Bourbon whiskey is a uniquely American spirit that, along with my homebrewed cider, has become my go-to alcoholic beverage. If you just want a list of great bourbons to try, skip to my recommendations in Part 2.
What is whiskey?
Whiskey is any fermented grain beverage (aka beer) that has been distilled, which concentrates its alcohol and removes the sugars and many other flavors of the original product, but keeps enough of them to still have the distinctively sweet whiskey flavor. Fermented fruit beverages, such as wine or cider, that are distilled are called brandy or eau de vie. The latter is French for water of life, and that same phrase in Latin, ‘aqua vitae’, became uisce beatha in Gaelic, which eventually turned into the English word ‘whiskey’.
Similar to brandies like Cognac, whiskies today are almost always aged a few to several years in oak barrels. Oak happens to be an excellent wood for barreling spirits because it doesn’t leak or poison you, and aging in wood improves the flavor by contributing toasty, wood-y & vanilla-y notes. Charring the barrel, which is required for bourbon, also mellows and purifies the whiskey, removing harsher flavors over time, as well as adding unique flavors. Think of this charred inner layer of the barrel as a charcoal filter that also adds deliciousness. Mmmm….
Scotch, Irish, and Japanese whiskies are made principally of barley, which is also the primary grain in beer. Malt whiskies such as Single Malt Scotch are made entirely of malted barley, whereas blended whiskies can be made of neutral grain spirits (aka vodka, usually made from corn because it’s cheap) or other grain spirits. The ‘Single’ in Single Malt Scotch refers to the requirement that the spirit be made in one distillery over one distilling season (as opposed to combining whiskies from multiple distilleries or whiskies from different years of distillation.) Canadian whiskies are somewhat similar to American ones in the grains they use, especially their frequent use of rye, but they are often blended with tasteless neutral grain spirits, and thus not as characterful as American whiskies.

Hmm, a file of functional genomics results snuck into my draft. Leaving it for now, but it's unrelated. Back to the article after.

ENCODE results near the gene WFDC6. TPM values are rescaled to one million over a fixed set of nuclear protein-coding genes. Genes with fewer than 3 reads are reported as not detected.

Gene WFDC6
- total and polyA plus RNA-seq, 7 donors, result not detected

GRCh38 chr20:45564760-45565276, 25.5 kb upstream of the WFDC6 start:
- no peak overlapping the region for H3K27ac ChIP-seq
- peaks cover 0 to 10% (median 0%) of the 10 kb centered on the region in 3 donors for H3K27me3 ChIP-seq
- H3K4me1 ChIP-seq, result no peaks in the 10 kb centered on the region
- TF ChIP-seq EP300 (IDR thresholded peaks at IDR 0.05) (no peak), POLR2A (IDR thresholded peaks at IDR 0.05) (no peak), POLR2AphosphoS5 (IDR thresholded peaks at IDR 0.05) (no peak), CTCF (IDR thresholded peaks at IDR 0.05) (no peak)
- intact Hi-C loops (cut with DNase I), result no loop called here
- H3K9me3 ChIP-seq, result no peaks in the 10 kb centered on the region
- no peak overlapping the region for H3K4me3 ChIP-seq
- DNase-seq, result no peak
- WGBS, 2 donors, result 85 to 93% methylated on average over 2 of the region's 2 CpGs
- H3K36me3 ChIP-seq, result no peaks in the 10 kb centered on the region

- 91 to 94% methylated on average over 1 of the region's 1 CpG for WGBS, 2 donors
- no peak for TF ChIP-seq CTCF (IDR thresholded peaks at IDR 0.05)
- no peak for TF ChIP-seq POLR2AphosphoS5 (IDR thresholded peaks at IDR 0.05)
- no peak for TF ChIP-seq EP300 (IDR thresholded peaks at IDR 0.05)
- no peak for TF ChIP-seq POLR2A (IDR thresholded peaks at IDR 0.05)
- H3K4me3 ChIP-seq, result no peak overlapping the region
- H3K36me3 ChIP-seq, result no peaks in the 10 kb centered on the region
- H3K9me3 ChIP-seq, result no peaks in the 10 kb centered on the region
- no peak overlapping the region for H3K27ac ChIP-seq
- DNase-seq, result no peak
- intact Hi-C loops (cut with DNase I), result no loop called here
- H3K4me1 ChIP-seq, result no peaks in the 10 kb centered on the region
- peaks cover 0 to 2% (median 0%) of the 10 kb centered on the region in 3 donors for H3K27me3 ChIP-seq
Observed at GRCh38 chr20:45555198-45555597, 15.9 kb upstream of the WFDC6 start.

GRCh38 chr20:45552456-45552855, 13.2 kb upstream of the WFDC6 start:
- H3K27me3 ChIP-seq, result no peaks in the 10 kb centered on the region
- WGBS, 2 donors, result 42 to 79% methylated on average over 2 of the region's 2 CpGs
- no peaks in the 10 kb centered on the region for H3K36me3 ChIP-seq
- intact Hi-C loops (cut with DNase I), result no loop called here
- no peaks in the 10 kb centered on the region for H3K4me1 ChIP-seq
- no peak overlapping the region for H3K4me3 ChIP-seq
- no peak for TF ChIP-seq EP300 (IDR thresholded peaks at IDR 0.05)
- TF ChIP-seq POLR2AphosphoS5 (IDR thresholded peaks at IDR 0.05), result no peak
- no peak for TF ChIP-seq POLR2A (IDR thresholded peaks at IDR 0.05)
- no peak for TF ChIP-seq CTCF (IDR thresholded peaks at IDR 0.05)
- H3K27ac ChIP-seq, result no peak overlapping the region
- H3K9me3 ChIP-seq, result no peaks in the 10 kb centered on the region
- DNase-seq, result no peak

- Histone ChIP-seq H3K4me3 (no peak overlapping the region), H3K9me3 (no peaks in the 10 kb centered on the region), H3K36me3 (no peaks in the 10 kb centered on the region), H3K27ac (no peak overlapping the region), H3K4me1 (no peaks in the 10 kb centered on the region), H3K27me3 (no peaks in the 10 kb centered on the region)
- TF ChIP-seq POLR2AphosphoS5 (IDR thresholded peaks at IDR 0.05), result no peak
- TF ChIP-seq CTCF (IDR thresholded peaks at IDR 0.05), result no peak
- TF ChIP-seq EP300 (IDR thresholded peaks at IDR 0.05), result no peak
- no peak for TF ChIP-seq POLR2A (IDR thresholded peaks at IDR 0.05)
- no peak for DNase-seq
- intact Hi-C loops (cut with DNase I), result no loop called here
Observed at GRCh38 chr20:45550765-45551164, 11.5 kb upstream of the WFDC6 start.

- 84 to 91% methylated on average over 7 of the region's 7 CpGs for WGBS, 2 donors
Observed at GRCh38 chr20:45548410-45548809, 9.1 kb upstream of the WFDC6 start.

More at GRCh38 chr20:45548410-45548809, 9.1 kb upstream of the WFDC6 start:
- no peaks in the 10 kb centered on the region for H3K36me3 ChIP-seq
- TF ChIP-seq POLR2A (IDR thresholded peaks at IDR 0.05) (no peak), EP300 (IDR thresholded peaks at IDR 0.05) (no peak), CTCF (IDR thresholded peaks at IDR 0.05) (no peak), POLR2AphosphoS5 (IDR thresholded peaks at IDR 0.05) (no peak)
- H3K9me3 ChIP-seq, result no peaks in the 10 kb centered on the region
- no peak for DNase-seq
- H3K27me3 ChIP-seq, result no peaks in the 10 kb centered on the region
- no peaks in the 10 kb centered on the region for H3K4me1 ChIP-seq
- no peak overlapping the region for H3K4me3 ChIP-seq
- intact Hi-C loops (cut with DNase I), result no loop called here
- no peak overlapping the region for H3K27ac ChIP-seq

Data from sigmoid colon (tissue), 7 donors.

What is bourbon whiskey?
American whiskies include bourbon, Tennessee, rye, wheat, and malt whiskies. Depending on the style, they are made of corn (maize to those of you outside of the United States), rye, barley malt, and sometimes wheat. Bourbon is the most popular type of American whiskey, and it must be made in the US to be called bourbon (but not exclusively in Kentucky, where most whiskey comes from, which is a common misunderstanding.) Bourbon is required by law to be made of at least 51% corn, with the remainder being rye, wheat, or barley. In practice, most bourbon is made with 60 – 80% corn, 10 – 20% rye (sometimes substituted with wheat instead), and 10 – 12% malted barley. Malted grains convert the starches in the other grains into sugars during the beer brewing process so that the yeasts can turn those sugars into sweet, sweet alcohol.
Bourbon must also be aged in newly-charred oak barrels. Since these barrels can only be used once for bourbon, they are often sent to Scotland to be used to age Scotch afterwards. The fact that they are used barrels is why Scotch has a mellower wood flavor profile than bourbon.
What bourbons should you try?
Now that you have some idea of what you’re drinking, let’s move on to what bottles to buy in Part 2.